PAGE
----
This 10-night cruise starts at a river ghat between Jorhat and Dibrugarh, and terminates at Guwahati. Taking in the old capital of the Ahom kings at Sibsagar, Majuli Island with its Hindu monasteries, Kaziranga National Park, temples at Tezpur and Madan Kamdev, and the silk weaving village of Sualkuchi, it’s a varied journey through the rich tapestry of life in Assam
Arrive at Dibrugarh, a typical colonial town and major American base in WWII, then be driven for 4 ½ hrs to embark your ship at Neamati Ghat. Alternatively, arrive at Jorhat airport for a 1 ½ hrs drive to the embarkation point of Neamati Ghat.
Your first excursion and experience of the rich variety of life along the Brahmaputra is Sibsagar, the one-time capital of the Ahom kings of Assam. Shan by origin but converts to Hinduism, the Ahoms ruled Assam for some 700 years until the 1820s. Their culture and architecture is a unique and intriguing amalgam of India and Southeast Asia. You’ll see temples with stupa-like profiles and palaces of distinctive form. The temple tank here is believed to be the world’s largest hand-excavated reservoir and quite the feat of engineering, as you’ll see. Lunch is taken at Horu Charai, a quintessential Assamese tea estate. Return to the ship and cruise downstream for three hours to Majuli island, one of the world’s largest river islands.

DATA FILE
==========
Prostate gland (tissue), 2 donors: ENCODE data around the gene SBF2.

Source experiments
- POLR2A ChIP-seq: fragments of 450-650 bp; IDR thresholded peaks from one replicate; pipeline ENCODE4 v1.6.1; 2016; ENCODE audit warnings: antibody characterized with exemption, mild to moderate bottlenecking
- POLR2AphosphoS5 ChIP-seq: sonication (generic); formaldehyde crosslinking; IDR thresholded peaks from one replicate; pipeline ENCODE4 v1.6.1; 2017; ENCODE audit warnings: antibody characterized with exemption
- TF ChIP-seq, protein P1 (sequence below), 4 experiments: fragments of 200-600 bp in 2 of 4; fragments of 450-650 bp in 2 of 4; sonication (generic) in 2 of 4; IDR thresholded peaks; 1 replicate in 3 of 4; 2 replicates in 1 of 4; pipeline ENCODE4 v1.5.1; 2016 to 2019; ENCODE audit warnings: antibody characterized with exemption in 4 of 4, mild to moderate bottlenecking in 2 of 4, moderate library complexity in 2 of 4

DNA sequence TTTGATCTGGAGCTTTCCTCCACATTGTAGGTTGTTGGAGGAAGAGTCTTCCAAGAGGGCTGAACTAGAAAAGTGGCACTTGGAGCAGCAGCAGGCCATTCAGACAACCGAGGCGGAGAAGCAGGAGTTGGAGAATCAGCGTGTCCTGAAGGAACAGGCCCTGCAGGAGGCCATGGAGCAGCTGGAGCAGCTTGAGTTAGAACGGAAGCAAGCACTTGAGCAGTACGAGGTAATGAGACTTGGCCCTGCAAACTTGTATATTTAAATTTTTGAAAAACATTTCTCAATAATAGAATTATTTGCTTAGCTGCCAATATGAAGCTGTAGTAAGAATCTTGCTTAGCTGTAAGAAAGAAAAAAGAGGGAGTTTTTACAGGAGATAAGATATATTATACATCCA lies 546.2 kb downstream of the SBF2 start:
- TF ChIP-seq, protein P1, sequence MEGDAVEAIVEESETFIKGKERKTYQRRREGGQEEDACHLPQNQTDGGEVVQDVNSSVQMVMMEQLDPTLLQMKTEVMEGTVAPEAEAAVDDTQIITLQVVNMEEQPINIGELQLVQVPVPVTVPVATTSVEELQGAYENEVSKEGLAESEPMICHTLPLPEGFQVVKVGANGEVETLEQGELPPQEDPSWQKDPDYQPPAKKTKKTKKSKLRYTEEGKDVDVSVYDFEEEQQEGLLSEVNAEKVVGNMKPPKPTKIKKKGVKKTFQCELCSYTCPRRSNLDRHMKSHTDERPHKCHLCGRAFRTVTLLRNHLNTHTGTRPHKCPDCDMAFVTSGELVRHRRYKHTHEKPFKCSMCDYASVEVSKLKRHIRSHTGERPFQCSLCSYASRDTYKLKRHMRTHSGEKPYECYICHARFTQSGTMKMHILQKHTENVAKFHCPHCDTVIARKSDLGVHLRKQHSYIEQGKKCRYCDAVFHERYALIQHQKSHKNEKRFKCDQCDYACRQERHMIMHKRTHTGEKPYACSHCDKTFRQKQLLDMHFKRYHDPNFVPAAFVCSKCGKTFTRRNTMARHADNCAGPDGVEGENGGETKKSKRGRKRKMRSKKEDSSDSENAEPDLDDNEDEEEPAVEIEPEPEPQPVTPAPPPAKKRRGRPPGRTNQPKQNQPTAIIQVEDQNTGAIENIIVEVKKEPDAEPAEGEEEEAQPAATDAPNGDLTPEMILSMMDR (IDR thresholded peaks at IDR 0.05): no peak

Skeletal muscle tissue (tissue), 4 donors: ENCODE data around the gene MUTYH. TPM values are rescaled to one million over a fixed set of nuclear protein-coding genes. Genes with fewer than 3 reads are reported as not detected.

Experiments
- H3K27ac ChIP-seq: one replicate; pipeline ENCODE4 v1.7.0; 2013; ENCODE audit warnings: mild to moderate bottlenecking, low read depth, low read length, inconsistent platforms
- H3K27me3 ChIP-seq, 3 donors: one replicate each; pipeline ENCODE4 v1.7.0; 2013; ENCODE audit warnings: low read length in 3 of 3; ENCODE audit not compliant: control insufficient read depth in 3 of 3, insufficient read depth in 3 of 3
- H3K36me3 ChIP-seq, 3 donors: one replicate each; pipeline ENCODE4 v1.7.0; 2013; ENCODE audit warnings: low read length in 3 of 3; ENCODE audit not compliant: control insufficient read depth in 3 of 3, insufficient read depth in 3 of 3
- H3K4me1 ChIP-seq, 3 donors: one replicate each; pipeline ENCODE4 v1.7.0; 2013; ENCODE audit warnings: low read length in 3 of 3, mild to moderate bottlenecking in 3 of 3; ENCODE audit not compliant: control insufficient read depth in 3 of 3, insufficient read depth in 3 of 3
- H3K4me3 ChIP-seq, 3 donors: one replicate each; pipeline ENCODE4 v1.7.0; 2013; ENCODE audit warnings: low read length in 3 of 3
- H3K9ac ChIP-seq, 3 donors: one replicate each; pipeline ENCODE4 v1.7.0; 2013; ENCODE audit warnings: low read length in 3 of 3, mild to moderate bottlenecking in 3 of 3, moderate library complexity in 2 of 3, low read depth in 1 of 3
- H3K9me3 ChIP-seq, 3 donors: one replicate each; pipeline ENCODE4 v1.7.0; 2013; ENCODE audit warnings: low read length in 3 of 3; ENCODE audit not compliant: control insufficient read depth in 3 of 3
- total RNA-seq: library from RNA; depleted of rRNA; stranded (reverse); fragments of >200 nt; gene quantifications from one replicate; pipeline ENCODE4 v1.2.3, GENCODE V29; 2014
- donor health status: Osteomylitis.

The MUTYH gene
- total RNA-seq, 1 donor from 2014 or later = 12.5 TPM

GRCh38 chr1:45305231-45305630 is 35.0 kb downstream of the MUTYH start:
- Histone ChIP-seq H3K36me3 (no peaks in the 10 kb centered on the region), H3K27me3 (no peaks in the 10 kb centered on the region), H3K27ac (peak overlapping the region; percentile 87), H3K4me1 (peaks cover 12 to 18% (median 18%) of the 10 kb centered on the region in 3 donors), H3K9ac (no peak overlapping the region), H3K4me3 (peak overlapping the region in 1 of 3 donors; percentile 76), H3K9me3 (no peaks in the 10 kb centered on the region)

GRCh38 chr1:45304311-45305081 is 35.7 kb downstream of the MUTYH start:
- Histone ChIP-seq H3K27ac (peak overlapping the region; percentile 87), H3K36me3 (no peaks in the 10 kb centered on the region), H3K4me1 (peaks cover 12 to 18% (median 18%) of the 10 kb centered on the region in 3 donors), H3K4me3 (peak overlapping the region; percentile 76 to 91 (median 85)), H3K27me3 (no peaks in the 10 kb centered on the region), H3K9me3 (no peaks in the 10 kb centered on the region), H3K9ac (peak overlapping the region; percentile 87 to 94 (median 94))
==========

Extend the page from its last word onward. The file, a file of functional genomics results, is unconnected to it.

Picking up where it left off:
A microcosm of Assamese culture, Majuli is much-photographed but little-visited. It is a stronghold of the peaceful religion of neo-Vaishnavism and the elegant island satras — some for celibate monks, some for families — showcase a unique way of life where the faithful live simply, offering worship through gayan-bayan (songs and musical instruments) and readings.
You’ll visit a monastery at Auniati with its eclectic museum, then attend a dance performance at Kamalabari monastery. Later, return to the ship and cruise downstream for one or two hours.
A day spent mostly sailing languidly along the Brahmaputra, though you’ll stop for a short visit to a tribal river village. By afternoon, Kaziranga National Park will be on your left – wild elephants are sometimes visible from the boat and once, memorably, a tiger, so keep an eye out for movement on the banks.
This morning, you’ll arrive at the delightful temple town of Vishnath, known for its fine Ahom-period temple. Take a walk ashore to explore the architecture and village life before continuing the voyage down to a quaint mooring at Silghat, where butterflies abound in the surrounding jungle.
Those taking Assam Despatch 4A will disembark from the ship and transfer to the Kaziranga lodge of their choice. Those remaining on board will go on their first safari in Kaziranga National Park, a jeep ride through the woodlands, grasslands and wetlands of the Western Range.
Today, you’ll be driven to Kaziranga’s Central Range for a morning jeep safari.